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Hotel CalPERS: you can check out but you can never leave?

Original post made by Hotel CalPERS, Another Pleasanton neighborhood, on Sep 9, 2011

Hotel CalPERS: You can check out, but you can never leave?

“CalPERS, the big state pension fund, has effectively slammed the door on cities thinking of getting out of the guaranteed pension business.

Last month, the fund’s board decided to recalculate the unfunded liability of any agencies that want to leave the system, using a discount rate of 3.8 percent instead of 7.75 percent

That means that a city that believes it owes a bajillion dollars will be told it owes something closer to four bajillion if it tries to leave.

So the door is not officially closed – it just got real expensive to open.
The board’s move comes as mounting pension debts are getting more attention from local governments and the media.

Ten Orange County cities now have unfunded liabilities with CalPERS of more than $100 million, the Register recently reported….

Earlier this year, the Costa Mesa City Council asked CalPERS how much it would cost to settle accounts. They were told that a pension liability they thought was $130 million amounted to $221.7 million in exit costs.

Financing that exit payment over 10 years would bring the total to $315 million, CalPERS actuary Rick Santos told them.

(BUT) Under the new statewide policy (just adopted by CalPERS), Costa Mesa would need to pay between $444 million and $514 million up front, according to formulas provided by two experts.

Financing that over 10 years would cost $63 million to $73 million per year; the city’s general fund budget is just $93 million.

Costa Mesa is not unique….


The Watchdog contacted two experts to make sure we got the math right: John Bartel, a member of the state’s independent actuarial board, and Stanford University professor Joe Nation, whose students got a lot of attention last year by calculating that CalPERS’ liabilities were 72 percent higher than previously reported.

They gave us a similar shortcut for calculating termination unfunded liability. If you like pension math (and who doesn’t?), you can read the rest of the article to get an idea of why the shortcut works.

Bartel said his rule of thumb is to multiply liabilities by 1.5, then subtract current assets. Nation’s formula works out to a multiplier of 1.66.”

John Bartel is the very same actuary that presented the disturbing picture of Pleasanton’s pension problems during a council meeting three weeks ago. This is a good article: Web Link

My View

CalPERS investment team and their independent consultants recommended lowering the assumed rate of return, or discount rate. The investment team recommended lowering that rate from 7.75%, to 7.35- 7.5%, while the independent consultant told them they would be lucky to return 6% over the next decade. The union dominated board rejected the numbers from staff even though the people responsible for earning those returns projected a 7.4% rate of return for the next decade, which many feel is overly optimistic.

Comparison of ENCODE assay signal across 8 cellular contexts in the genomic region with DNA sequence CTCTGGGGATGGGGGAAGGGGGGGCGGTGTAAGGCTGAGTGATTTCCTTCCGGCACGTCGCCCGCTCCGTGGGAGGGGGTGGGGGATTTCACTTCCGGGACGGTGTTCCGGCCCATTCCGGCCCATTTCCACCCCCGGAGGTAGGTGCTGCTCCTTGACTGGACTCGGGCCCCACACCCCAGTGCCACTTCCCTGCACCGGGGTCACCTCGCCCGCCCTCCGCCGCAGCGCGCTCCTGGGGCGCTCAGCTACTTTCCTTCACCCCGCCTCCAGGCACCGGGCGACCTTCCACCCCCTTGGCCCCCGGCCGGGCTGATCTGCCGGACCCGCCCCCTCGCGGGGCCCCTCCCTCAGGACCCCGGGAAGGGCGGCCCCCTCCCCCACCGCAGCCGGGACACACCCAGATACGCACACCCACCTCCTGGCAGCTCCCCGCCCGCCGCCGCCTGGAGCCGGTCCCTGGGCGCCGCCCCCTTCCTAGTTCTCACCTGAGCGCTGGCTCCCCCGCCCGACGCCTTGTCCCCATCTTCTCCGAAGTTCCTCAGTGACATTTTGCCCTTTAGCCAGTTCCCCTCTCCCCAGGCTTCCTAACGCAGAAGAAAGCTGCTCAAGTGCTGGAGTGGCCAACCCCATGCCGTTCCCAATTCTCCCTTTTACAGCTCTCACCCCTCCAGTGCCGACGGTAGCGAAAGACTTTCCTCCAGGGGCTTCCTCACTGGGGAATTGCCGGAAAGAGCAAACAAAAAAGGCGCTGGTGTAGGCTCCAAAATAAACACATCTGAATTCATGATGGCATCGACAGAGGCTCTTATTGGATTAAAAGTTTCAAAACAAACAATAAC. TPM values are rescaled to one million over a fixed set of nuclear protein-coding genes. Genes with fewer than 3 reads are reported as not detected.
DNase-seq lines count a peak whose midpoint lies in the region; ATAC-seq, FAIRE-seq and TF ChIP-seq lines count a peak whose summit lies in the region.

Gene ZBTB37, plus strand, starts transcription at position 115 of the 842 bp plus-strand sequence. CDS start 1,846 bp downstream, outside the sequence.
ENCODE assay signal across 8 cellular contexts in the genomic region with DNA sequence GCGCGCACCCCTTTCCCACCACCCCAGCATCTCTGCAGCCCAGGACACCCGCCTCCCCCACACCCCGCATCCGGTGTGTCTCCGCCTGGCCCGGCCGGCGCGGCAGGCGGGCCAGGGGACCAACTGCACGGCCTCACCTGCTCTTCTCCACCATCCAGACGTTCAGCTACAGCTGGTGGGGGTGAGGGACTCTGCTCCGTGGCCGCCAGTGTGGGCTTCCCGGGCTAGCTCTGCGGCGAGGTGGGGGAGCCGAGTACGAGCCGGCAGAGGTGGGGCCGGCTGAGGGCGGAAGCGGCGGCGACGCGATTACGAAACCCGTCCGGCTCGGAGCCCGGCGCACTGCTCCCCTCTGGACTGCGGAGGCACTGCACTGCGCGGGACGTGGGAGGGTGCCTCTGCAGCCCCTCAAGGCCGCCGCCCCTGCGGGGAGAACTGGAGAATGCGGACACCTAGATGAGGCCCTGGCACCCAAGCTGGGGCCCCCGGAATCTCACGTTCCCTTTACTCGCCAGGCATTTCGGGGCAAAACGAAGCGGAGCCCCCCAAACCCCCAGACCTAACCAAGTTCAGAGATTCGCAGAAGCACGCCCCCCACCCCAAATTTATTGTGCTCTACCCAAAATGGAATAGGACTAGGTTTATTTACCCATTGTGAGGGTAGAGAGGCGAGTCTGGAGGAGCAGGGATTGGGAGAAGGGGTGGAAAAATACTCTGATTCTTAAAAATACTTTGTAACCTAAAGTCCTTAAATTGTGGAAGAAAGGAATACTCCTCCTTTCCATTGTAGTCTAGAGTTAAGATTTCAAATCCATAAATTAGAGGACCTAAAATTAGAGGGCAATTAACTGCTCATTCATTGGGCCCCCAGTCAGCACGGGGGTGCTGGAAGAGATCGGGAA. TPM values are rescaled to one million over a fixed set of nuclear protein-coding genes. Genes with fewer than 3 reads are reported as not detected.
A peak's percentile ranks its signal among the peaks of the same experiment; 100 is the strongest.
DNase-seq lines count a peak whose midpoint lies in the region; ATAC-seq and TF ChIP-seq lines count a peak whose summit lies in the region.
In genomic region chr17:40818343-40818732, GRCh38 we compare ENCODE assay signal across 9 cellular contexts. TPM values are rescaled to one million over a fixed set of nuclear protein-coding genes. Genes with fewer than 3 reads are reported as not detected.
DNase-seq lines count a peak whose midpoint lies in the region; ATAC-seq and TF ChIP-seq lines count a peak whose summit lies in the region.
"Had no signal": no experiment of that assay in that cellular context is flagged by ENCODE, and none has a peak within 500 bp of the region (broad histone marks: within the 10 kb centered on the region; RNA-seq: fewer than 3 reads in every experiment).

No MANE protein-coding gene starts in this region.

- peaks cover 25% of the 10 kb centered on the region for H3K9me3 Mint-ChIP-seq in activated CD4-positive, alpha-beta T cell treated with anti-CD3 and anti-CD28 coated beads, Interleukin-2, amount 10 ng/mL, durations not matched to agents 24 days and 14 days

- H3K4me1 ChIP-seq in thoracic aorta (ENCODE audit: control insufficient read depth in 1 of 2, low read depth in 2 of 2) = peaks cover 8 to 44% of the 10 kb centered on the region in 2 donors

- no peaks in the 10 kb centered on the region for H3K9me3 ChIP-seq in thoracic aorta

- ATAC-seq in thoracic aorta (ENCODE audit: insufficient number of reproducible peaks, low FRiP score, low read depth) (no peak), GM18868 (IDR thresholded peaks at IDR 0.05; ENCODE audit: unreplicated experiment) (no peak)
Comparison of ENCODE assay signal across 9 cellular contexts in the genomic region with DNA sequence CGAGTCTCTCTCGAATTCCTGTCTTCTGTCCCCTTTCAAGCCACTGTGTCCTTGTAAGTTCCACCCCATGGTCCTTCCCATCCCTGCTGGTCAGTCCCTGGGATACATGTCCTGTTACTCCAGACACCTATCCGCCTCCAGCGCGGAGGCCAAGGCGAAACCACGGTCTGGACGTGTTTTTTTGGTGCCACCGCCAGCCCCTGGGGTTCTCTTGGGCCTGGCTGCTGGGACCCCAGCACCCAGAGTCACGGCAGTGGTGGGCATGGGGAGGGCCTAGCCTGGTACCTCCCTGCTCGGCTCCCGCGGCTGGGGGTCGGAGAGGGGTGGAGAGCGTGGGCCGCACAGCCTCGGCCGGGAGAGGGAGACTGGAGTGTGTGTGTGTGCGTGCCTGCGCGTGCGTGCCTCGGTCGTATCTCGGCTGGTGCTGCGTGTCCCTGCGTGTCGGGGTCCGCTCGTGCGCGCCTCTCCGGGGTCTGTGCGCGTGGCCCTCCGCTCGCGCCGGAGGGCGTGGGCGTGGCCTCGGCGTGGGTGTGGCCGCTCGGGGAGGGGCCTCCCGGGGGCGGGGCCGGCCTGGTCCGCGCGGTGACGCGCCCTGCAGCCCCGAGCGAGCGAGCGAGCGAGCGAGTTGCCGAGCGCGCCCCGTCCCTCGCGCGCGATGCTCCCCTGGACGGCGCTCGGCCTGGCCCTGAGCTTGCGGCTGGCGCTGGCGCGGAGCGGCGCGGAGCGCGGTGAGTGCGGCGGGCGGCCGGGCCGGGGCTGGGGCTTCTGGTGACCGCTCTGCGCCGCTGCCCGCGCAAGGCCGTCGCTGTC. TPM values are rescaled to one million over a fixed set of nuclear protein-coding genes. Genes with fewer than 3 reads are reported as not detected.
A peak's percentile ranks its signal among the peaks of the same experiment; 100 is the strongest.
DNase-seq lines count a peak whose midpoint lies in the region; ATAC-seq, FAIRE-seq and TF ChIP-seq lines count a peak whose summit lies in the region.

They did this because lowering the discount rate increases the cost cities will have to pay (even though it increases the unfunded liability). Lowering the discount rate to 7.35% would increase the pension cost for public safety by 6% of payroll. Their fear was/is that if pension costs increase even more rapidly than they already are the union members would see increased pressure to lower compensation. Maintaining the status quo, as unrealistic as it was/is, at least defers the debt which doesn’t show up on the balance sheet; the unions were/are OK with that. That is about to change with the new GASB rules (public pension accounting rules) that will soon come into play.

How reliable are CalPERS projections? CalPERS made 10 year projections when they introduced the 3@50 pension formula in 1999 (SB 400). They claimed cities would pay little or nothing for the next ten years because CalPERS was Superfunded and the investment staff was projecting a DOW of 25,000, by 2009. I rest my case.

CalPERS has been embroiled in one scandal after another, they’ve written off real-estate investments at 1 billion per clip for several projects, including the Mountain House project, and they have lost site of their role as an independent state agency.

While Act 37 pensions plans (essentially county & city pension plans that are not CalPERS) like the Contra Costa County pension system have abused taxpayers to know end by allowing for every pension spiking gimmick imaginable, CalPERS has taken a different approach. The Nations largest pension plan has morphed from an independent State Agency into the role of Union Advocate while advocating for increased union benefits, increased union control, and there recent effort of placing union friendly executives on the Board of Directors of our country’s largest corporations, like Apple. This is not their role nor was their advocacy, at the request of the unions, to advocate for SB 400 which increased both pension benefits and costs.

CalPERS, and the unions control of the CalPERS Board, is a BIG part of the problem. People need to pay attention to what is going on with this corrupt organization - CalPERS.

Comments (3)

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Posted by money madness
a resident of Another Pleasanton neighborhood
on Sep 9, 2011 at 6:15 pm

Gotta fight these guys to win. It's a hold up and that's robbery.

Like this comment